(d) The aldermen in such the cities or towns shall be elected by the city or town at large at the first general election held on the fourth Tuesday in August, 1984, and quadrennially thereafter, or from wards as the said councils may determine, not less than six months before an election, and shall receive such salary as the council may prescribe, which must be fixed by the council not less than six months prior to each general municipal election.

(e) Provided, however, the six-month requirement in this section may be waived when necessary to comply with a mandate by the U.S. Justice Department pursuant to the Voting Rights Act of 1965, as amended, or with an order issued by a state or federal court.

§11-43-3.

(a) In cities having a population of more than 6,000, there shall be elected by the council, at its first regular meeting or as soon thereafter as practicable, a city treasurer and a city clerk, who shall hold office until the next general election and until their successors are elected and qualified, and such council may elect an auditor, and any officers whose election is required by ordinance, and, except as otherwise provided, the council shall have authority to fix the terms of office, prescribe their duties and fix the salaries of the officers. The council may, by ordinance, require the city treasurer and the city clerk to be residents of the city. Such Except as provided in subsection (b), the council, may by a two-thirds vote of the members elected, by and with the consent of the mayor, may consolidate two or more of the offices and may abolish any such of the offices; provided, that the term of office of no incumbent shall be diminished.

(b) The consent of the mayor is not necessary to consolidate or abolish offices pursuant to subsection (a) if the mayor is operating pursuant to Section 11-43-2 as it relates to the legislative functions of the mayor in cities and towns having a population of 12,000 or more but less than 25,000 inhabitants according to the last or any subsequent federal decennial census.

§11-43-40.

(a) In Except as provided in Section 11-43-2 as it relates to the legislative functions of the mayor in cities and towns having a population of 12,000 or more but less than 25,000 inhabitants according to the last or any subsequent federal decennial census, in cities having a population of 12,000 or more, the following officers shall be elected at each general municipal election, who shall compose the city council for such the cities and who shall hold office for four years and until their successors are elected and qualified, and who shall exercise the legislative functions of city government and any other powers and duties which are or may be vested by law in the city council or its members:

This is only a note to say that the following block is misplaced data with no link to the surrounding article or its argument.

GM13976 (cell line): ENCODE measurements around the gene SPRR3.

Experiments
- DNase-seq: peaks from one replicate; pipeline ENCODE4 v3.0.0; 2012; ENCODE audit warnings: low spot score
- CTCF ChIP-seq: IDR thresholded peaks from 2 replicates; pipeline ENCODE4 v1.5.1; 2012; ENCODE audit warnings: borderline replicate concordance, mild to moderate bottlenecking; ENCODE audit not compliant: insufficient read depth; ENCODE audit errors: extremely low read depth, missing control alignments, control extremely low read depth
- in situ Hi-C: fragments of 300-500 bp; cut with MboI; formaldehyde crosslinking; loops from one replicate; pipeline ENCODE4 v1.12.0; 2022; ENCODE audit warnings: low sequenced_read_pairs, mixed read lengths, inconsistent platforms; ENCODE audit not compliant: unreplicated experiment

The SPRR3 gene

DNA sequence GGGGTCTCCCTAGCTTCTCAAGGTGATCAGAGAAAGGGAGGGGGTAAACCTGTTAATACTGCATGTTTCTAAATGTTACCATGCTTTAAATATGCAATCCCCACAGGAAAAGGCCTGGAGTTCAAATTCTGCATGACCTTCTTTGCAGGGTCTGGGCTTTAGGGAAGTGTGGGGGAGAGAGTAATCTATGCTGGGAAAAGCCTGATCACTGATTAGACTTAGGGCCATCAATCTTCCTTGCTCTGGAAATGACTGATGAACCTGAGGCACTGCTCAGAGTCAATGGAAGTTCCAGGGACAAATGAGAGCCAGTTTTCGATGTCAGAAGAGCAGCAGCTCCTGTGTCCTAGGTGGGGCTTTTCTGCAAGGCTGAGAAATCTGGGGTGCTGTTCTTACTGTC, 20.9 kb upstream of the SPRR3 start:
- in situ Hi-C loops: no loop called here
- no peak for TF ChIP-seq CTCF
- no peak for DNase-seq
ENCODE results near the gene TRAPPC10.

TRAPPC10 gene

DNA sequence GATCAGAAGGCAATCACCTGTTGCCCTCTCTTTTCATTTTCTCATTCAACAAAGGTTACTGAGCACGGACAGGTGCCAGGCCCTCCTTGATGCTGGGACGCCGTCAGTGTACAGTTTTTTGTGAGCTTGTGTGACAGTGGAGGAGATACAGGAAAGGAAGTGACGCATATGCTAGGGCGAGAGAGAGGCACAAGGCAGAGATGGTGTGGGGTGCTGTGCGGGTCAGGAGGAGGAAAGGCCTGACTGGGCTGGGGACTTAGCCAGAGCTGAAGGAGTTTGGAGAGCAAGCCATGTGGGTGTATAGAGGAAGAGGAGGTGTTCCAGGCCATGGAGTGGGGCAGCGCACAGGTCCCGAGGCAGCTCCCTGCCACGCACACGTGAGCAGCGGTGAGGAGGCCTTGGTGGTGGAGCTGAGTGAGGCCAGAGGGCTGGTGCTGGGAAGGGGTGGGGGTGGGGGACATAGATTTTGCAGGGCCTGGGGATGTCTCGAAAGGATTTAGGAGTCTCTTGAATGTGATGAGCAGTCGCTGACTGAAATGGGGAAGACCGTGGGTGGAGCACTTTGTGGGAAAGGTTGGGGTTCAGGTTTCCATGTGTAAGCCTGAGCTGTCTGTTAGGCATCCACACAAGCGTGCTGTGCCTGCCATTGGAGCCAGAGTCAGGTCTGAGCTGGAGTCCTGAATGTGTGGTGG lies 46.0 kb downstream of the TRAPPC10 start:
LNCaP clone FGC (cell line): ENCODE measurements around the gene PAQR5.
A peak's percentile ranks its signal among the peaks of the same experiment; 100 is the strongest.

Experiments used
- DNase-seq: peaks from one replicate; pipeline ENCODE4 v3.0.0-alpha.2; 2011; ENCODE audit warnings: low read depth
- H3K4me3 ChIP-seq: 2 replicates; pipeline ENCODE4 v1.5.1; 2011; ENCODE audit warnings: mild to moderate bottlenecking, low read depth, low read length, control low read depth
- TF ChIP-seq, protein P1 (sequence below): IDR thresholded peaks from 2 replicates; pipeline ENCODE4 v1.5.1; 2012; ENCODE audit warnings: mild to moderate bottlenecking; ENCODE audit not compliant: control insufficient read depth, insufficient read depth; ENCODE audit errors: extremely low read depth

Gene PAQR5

(1) In cities having seven wards or less, a president of the city council and two aldermen from each ward, to be elected by the qualified voters of the several wards voting separately in every ward; except, that in such cities having a population of less than 20,000, the two aldermen from each ward shall be elected by the electors of the city at large.

(2) In cities having more than seven wards, one alderman from each ward, and a sufficient number of aldermen from the city at large to make the total number of aldermen 14 exclusive of the president of the council; provided, that in cities having a population of 50,000 or more, the city council may create not more than 20 wards.

(3) In cities having a population of more than 30,000 according to the most recent federal decennial census or according to any census of such the city made pursuant to Sections 11-47-90 through 11-47-95, and having only five wards, a president of the council and five aldermen, if the governing body shall so provide by ordinance or resolution adopted by two-thirds vote of the governing body at least six months prior to a general municipal election. If such an ordinance or resolution is adopted, one alderman shall reside in each of the respective wards of the city, the president and all of the aldermen shall be elected by the voters of the city at large, and the president shall vote only in case of a tie.

(4) Notwithstanding the provisions of subdivisions (1), (2), and (3) of this section, the governing body of any city having a population of 12,000 or more may by ordinance or resolution, if adopted by two-thirds vote of the governing body more than six months prior to any general municipal election, provide that the city council of said the city shall consist of five aldermen to be elected from the city at large.

(5) Notwithstanding the provisions of subdivisions (1), (2), (3), and (4) of this section, the governing body of any city having a population of 12,000 or more which does now elect council members from single-member districts or cities presently operating with five single-member districts as established under a federal court order may, by ordinance or resolution, if adopted by two-thirds vote of the governing body more than six months prior to any general municipal election, may provide that the city council of said the city shall consist of eight aldermen to be elected from single-member districts (wards) with the president of the city council to be elected by the qualified voters of the several wards voting separately in every ward.

(6) Notwithstanding any conflicting provision of subdivisions (1), (2), (3), (4), and (5), the city council of any Class 6 municipality, having a population of 19,000 or more, operating under a mayor-council form of government elected on a citywide basis, by ordinance adopted by a majority vote of the city council more than four months prior to the general municipal election for which the ordinance is to take effect, may provide for staggered terms of office for the city council as follows: